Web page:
We are somewhat more biased towards the best-of-breed approach, because our own subscribers tend to be larger companies who often prefer more sophisticated tools.
How do you advise your clients in choosing between the best-of-breed approach and all-inclusive?
The biggest thing is the scope of your ambitions. The larger the ambitions, the more you tend to go for best-of-breed.
Another important thing is the realistic evaluation of your internal capabilities, because there are tools that are very sophisticated, but you don’t have enough time or staff to exploit them. A good example is the former Omniture SiteCatalyst (now part of Adobe). Thousands of the world’s biggest companies use it, but probably only a handful of them use it very effectively. The reason is that to exploit it, you have to have a lot of human resources.
I think SiteCatalyst is a good example of the fact that even today, we tend to see more companies over-buying than under-buying.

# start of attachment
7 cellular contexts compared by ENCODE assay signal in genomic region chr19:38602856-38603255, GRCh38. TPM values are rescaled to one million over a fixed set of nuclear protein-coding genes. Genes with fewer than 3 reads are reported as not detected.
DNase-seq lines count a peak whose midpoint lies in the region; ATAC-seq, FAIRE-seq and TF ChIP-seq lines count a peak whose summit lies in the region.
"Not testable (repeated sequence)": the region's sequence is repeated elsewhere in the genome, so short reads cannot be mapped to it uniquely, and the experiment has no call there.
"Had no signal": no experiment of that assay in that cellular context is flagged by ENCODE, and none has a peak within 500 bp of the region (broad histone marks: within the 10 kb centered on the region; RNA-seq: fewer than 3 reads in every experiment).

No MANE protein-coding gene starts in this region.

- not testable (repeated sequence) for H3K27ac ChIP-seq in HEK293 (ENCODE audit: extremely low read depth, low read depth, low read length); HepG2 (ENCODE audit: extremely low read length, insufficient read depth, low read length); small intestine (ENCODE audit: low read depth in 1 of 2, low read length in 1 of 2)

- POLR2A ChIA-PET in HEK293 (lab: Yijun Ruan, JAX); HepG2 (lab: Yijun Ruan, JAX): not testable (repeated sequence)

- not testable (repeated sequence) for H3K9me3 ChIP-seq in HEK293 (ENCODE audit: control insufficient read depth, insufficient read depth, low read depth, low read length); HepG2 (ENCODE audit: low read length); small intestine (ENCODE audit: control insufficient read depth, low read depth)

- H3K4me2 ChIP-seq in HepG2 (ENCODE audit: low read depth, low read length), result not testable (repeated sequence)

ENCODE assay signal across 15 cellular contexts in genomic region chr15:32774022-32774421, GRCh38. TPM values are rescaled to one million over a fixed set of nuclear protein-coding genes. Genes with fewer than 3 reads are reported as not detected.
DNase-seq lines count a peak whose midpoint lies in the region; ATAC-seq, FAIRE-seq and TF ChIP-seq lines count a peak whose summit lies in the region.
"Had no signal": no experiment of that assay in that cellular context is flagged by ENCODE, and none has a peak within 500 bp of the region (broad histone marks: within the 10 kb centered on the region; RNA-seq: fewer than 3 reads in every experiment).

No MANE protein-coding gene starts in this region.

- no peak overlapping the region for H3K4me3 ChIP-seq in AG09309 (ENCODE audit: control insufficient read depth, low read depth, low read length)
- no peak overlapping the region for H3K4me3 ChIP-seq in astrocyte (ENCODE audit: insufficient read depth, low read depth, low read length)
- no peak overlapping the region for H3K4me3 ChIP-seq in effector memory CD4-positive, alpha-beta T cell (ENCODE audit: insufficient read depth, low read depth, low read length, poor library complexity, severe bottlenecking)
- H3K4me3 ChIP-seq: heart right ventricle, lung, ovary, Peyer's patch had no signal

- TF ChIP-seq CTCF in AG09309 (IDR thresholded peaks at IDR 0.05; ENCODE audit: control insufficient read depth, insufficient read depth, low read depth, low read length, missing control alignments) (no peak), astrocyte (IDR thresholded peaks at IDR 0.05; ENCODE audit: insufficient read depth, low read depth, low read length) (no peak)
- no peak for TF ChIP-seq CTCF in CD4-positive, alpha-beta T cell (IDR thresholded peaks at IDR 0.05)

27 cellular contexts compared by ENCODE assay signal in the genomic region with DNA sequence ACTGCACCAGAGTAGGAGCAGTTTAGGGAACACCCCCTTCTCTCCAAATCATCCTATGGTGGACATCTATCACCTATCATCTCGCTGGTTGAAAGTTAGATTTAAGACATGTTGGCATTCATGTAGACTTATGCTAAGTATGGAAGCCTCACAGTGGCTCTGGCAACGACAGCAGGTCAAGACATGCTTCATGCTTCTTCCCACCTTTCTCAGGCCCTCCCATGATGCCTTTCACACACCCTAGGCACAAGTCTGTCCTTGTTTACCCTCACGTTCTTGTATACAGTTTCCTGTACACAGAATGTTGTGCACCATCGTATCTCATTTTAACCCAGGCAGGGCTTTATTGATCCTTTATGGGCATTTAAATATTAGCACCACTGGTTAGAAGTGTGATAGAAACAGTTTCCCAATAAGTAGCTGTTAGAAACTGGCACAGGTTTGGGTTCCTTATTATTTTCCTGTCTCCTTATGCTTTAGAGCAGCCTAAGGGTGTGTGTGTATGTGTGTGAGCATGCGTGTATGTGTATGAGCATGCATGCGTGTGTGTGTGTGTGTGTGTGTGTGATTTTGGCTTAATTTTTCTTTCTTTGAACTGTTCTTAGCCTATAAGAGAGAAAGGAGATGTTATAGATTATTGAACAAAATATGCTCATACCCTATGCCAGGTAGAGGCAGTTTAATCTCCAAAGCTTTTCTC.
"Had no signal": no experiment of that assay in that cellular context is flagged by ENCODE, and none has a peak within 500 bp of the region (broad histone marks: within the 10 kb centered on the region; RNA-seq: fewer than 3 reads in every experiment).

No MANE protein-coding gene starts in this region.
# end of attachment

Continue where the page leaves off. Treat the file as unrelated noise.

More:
What has most changed for the better? What is working right now?
The best thing from a customer perspective is the sheer diversity of choices on a complexity spectrum. In other words, you have WordPress that does certain things very well. Then you have more product-oriented vendors, like TerminalFour or Joomla, that are quite good at what they do – even though their scope from the functionality perspective is quite limited. Then you have choices all the way up to OpenText or Adobe, which are really more development platforms, “tool kits”.
There are more than three dozen or more plausible global web content management vendors, six or seven of which are open source projects. This is a very good thing from a customer perspective. The fragmentation of the market has driven innovation and kept license pricing on a moderate level because there is no market maker who can set monopoly prices.
What about the difficult areas? What is hard at the moment?